SHAKER HEIGHTS, Ohio — A voucher program that lets Ohio families trade failing public schools for private ones has some schools and lawmakers frustrated.
The program is called EdChoice, created in 2005 to let students leave failing schools. More than 400 districts in Ohio now have at least one school on the most recent list put out by the state, up from a little more than 30 districts two years ago.
“There is nothing about our school or our school district that is underperforming,” said Eric Forman, principal of Onaway Elementary School in Shaker Heights.
Onaway is now on that recent list of EdChoice schools, something that is frustrating to Forman and to teachers at the school.
“A judgment of Onaway or Shaker Heights being deemed as underperforming is insulting and inaccurate,” Forman said. “And for the amount of work that not only our teachers, but our students and our community, put into our school district, this flies in the face of that.”
How schools are scored
Onaway is one of three Shaker Heights elementary schools on the list, meaning students there can use a voucher toward tuition at a private or religious school. Schools are graded on a scale of A to F in six categories, and those that end up on the list have gotten a D or F in at least one category.
“There’s value added, there’s K-3 literacy, a number of things,” Ohio Senator Matt Huffman (R-Dist. 12) said.
Huffman is a proponent of voucher programs in Ohio, including EdChoice.
“The primary obligation for educating the child does not rest on the state or the local school district or even the private school,” Huffman said. “It rests with the family, and the family should be able to take their child and the public dollars to any school that they want.”
But Huffman said there is some fair criticism of part of the program, including the fact that schools can’t always perform better each year on what’s called “value added.”
“That’s a little like saying a guy won the batting average championship, he was first, and the next year he’s first too, but they said, ‘Well, yeah, you’re not getting any better,’” Huffman said.
While EdChoice only applies to specific schools, there is an expansion program that allows any student at any school to move to any school, based on income or need.
“Even a child who’s in the best school possible, if his family said that’s not a good school [for him], and there could be a whole variety of reasons for that, they still get the voucher,” Huffman said. “And that’s really the concept behind school choice is allow families to make decisions and not have the government make decisions for you.”
So far, the impact on Shaker Heights has been minimal, according to Scott Stephens, executive director of communications for Shaker Heights City School District.
“Our families know that this is a very strong district. We have a graduation rate now exceeding 95%. Our students go to some of the outstanding colleges and universities throughout the country. They excel in music and arts and athletics and other endeavors,” Stephens said. “And that’s what brings people to Shaker Heights. We just feel that we and other districts deserve to be able to keep the funding that local taxpayers have approved for us.”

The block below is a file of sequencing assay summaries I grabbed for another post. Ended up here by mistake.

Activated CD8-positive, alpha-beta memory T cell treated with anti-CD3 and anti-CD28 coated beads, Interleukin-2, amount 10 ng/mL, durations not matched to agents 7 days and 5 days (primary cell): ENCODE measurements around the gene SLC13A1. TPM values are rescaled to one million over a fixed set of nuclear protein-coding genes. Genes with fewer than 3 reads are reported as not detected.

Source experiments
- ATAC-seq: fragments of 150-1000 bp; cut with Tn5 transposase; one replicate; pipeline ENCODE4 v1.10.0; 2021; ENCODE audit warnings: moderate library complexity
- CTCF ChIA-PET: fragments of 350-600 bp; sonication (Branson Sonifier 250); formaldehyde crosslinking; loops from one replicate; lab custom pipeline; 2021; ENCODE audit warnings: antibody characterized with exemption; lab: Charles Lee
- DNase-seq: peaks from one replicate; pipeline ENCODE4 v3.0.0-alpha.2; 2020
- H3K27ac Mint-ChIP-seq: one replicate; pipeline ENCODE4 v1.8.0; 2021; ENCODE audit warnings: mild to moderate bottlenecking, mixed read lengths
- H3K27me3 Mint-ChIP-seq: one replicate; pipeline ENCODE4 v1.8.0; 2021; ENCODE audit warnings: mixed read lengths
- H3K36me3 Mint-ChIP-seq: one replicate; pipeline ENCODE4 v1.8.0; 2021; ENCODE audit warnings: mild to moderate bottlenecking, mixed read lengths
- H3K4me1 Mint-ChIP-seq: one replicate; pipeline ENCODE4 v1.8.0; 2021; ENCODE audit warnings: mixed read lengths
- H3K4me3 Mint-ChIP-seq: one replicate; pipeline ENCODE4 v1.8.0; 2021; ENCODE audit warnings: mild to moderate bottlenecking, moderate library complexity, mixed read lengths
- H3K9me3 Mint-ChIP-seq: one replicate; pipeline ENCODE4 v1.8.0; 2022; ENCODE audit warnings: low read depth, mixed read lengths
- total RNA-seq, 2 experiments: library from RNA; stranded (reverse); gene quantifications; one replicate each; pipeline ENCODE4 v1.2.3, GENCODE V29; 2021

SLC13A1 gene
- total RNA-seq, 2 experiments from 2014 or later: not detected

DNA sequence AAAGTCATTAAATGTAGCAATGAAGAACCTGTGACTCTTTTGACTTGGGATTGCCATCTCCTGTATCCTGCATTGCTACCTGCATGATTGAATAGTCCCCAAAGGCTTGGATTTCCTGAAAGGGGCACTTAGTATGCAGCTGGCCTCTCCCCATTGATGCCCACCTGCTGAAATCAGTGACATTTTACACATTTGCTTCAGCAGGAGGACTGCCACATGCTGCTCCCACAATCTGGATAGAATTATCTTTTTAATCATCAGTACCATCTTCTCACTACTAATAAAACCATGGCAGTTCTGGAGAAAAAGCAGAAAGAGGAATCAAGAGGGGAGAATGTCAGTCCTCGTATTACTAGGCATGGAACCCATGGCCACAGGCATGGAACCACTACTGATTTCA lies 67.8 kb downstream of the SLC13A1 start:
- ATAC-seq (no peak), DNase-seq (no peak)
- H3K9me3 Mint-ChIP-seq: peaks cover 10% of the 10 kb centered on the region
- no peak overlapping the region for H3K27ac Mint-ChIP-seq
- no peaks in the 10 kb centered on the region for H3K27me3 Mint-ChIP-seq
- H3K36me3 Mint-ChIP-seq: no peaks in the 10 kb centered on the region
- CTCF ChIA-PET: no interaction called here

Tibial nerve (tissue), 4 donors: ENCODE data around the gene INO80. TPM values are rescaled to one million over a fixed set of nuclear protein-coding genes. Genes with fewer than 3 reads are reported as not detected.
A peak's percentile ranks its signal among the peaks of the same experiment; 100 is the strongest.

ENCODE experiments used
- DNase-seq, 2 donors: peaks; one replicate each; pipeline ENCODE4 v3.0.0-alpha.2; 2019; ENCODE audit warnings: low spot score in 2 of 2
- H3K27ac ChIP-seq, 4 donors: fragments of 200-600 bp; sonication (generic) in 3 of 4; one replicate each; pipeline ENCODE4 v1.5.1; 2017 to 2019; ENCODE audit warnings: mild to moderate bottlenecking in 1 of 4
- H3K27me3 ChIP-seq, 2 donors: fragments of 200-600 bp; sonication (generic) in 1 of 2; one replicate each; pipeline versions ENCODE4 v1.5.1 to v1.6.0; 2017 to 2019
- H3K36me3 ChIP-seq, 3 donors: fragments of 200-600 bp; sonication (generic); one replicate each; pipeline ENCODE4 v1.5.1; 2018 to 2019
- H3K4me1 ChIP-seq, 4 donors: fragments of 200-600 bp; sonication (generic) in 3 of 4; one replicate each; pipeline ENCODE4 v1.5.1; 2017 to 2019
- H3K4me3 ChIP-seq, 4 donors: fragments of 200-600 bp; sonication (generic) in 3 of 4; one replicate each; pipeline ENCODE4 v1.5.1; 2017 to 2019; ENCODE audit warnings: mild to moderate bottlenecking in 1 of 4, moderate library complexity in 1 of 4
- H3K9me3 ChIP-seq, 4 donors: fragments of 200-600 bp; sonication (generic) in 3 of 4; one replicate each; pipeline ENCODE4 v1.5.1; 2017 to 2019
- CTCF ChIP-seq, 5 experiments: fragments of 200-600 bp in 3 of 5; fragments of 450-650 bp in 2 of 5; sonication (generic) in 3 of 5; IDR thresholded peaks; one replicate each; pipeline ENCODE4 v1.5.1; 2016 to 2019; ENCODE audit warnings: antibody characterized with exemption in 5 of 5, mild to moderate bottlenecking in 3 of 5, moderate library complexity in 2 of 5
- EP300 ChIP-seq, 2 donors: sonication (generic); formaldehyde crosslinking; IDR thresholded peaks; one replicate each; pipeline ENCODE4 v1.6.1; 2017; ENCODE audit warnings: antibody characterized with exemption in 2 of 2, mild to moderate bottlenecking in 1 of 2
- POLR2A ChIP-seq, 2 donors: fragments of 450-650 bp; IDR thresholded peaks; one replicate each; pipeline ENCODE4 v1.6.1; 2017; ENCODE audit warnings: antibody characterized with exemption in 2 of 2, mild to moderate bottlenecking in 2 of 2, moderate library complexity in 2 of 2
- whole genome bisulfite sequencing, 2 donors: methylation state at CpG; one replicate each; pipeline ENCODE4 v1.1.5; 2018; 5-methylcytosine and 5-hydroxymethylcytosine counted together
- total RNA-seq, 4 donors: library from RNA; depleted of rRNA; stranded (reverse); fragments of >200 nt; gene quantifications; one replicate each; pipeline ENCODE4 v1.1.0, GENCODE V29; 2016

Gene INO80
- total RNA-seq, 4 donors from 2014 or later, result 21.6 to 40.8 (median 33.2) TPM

He said only five families used the private school voucher at one school, Mercer Elementary.
“Three of those families had never been in Mercer, and simply, their students were starting their kindergarten careers elsewhere with a voucher,” Stephens said.
Still, Shaker Heights is not the only district experiencing this.
“We think that when local tax dollars are suddenly funneled to private and religious schools, and the taxpayers have no say in that whatsoever, that’s simply wrong,” Stephens said. “They want their local dollars to go to their local schools.”
A spokesperson for the Cleveland Heights-University Heights City School District said that as of the first quarter of 2019-2020, 1,289 students who live within the district's boundaries are "attending a private school through an EdChoice voucher."
That includes 894 elementary, 105 middle and 290 high school students.
"We lose about $6,000 per new high school student using EdChoice due to a freeze in state funding for this biennium," said Cathan Cavanaugh, supervisor of communications. "The majority of students who use EdChoice vouchers have never attended our schools."
Principal Forman said students are learning more than just what’s on standardized tests to prepare them for life and work in the 21st century.
“All of that cannot be judged on two afternoons of math and two afternoons of science on a standardized test at age eight, nine and 10,” Forman said.
Huffman said he is working with people from public education and from the Ohio House to try to fix some of the scoring issues with EdChoice.
Forman and Stephens suggested some changes that they said their superintendent has brought up to a statewide steering committee, including a cap on how much money a school district can lose from vouchers each year or asking the state to fund vouchers directly, rather than taking it from local tax dollars.